Planning for social change and innovation

Increasingly, studies are showing that social licence is more than just meeting regulations and maintaining community relations and social investment.  Society as a collective is smart. Meeting regulatory obligations is necessary, but not sufficient to command a social licence to operate in the extractive sector. Individuals and groups are connected to each other and to information on all scales through social media and the internet. Conflict can occur suddenly, triggered by external factors and facilitated by relatively small sectors of the community.

Reported causes and underlying causes of social conflict are related but quite different (Davis and Franks, 2014). The reported causes seem to be outcomes or consequences of a particular behaviour, such as environmental impact, consent seeking without consultation, or unacknowledged health concerns. Measuring and quantifying these reported causes can provide lag indicators of social conflict. However, the underlying causes appear to be about fundamental differences in the way companies and communities relate to each other (distribution of benefits, cultural norms and values). Developing lead indicators for social license requires attention to the nature of the relationship between company and community.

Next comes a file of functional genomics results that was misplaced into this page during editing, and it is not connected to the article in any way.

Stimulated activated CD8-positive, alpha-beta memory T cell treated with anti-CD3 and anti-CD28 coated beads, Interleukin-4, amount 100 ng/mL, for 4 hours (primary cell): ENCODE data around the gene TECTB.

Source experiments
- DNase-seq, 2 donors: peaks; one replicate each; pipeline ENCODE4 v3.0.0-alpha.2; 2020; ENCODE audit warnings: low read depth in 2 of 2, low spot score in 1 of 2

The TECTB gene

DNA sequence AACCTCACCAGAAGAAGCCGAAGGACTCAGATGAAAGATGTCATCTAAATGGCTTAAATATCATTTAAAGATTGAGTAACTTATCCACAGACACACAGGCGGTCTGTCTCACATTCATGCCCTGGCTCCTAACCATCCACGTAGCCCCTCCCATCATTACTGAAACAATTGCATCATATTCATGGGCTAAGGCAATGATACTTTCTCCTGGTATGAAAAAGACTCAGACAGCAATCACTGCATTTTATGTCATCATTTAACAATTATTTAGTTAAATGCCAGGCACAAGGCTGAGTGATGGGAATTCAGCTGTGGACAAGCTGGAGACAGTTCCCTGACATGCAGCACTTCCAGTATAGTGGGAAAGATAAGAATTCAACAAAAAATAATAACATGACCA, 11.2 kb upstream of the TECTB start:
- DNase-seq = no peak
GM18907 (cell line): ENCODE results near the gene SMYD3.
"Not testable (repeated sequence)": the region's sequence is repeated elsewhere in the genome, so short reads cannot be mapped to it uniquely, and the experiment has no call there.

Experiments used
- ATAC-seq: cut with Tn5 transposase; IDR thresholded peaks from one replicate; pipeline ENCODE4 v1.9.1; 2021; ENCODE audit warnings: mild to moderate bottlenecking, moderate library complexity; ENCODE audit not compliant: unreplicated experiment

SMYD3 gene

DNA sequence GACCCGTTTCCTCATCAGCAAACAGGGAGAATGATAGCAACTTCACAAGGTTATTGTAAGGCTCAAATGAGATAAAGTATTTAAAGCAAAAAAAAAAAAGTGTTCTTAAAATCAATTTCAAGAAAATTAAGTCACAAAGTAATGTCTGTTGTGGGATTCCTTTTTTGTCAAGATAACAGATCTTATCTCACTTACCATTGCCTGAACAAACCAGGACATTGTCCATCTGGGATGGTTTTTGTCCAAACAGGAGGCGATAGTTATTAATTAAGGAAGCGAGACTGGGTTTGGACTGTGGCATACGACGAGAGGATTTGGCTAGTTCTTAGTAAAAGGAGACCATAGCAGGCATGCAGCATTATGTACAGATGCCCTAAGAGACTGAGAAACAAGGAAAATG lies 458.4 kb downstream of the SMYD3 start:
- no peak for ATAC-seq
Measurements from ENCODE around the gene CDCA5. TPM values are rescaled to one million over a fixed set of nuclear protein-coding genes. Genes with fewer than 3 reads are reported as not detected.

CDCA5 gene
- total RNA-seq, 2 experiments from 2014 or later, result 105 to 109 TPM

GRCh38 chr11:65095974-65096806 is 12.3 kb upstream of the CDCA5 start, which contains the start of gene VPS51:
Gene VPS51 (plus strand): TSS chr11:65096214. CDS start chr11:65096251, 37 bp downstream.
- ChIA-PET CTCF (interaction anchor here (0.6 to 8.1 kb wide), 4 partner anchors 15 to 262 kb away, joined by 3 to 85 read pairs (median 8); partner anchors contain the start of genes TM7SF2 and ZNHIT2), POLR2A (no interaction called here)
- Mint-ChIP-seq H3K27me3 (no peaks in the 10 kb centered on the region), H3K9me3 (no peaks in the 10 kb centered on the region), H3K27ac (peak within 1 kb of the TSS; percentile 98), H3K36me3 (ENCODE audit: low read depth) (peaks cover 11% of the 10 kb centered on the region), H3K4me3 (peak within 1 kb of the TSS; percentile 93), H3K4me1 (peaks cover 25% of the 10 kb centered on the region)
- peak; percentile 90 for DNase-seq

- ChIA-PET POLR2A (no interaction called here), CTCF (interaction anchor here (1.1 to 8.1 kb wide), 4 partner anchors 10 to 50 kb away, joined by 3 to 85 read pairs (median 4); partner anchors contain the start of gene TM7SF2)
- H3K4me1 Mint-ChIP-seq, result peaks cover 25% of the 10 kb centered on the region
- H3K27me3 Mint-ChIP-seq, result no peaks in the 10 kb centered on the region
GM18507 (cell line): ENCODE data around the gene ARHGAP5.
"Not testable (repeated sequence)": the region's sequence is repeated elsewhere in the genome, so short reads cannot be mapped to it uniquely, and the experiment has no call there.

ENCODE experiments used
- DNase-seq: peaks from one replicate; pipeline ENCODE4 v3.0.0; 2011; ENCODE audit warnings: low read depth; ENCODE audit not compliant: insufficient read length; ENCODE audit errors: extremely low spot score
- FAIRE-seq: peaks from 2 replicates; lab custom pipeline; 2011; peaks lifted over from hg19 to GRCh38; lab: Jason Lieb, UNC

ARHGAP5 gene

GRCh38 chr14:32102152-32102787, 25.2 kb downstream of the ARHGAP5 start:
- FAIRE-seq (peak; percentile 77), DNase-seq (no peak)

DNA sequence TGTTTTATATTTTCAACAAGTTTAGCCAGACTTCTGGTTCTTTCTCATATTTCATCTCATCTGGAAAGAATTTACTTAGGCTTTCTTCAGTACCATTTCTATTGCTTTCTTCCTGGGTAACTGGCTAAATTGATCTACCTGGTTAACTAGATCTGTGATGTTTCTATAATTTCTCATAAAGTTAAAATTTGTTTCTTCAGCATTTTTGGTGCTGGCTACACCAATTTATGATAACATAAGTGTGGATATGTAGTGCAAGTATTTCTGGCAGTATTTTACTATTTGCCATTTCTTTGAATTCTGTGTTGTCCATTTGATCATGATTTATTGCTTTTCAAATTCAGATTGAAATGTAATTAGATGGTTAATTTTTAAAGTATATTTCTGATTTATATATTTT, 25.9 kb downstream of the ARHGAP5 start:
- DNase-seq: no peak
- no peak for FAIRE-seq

Moffat and Zhang (2014) have examined how people evaluate the benefits and negative impacts of mining and how this evaluation affects their acceptance of mining activities. They show that the quality, legitimacy and fairness of the engagements between industry and community are significant predictors of acceptance.

Herein lies the opportunity around social licence to operate, and also the risk. In terms of opportunity, these findings open up the possibility of working at the relationship, addressing problems together and of respecting different positions. In terms of risk, a company’s relationship with community requires ongoing maintenance through ups and downs to build a sense of joint ownership and commitment.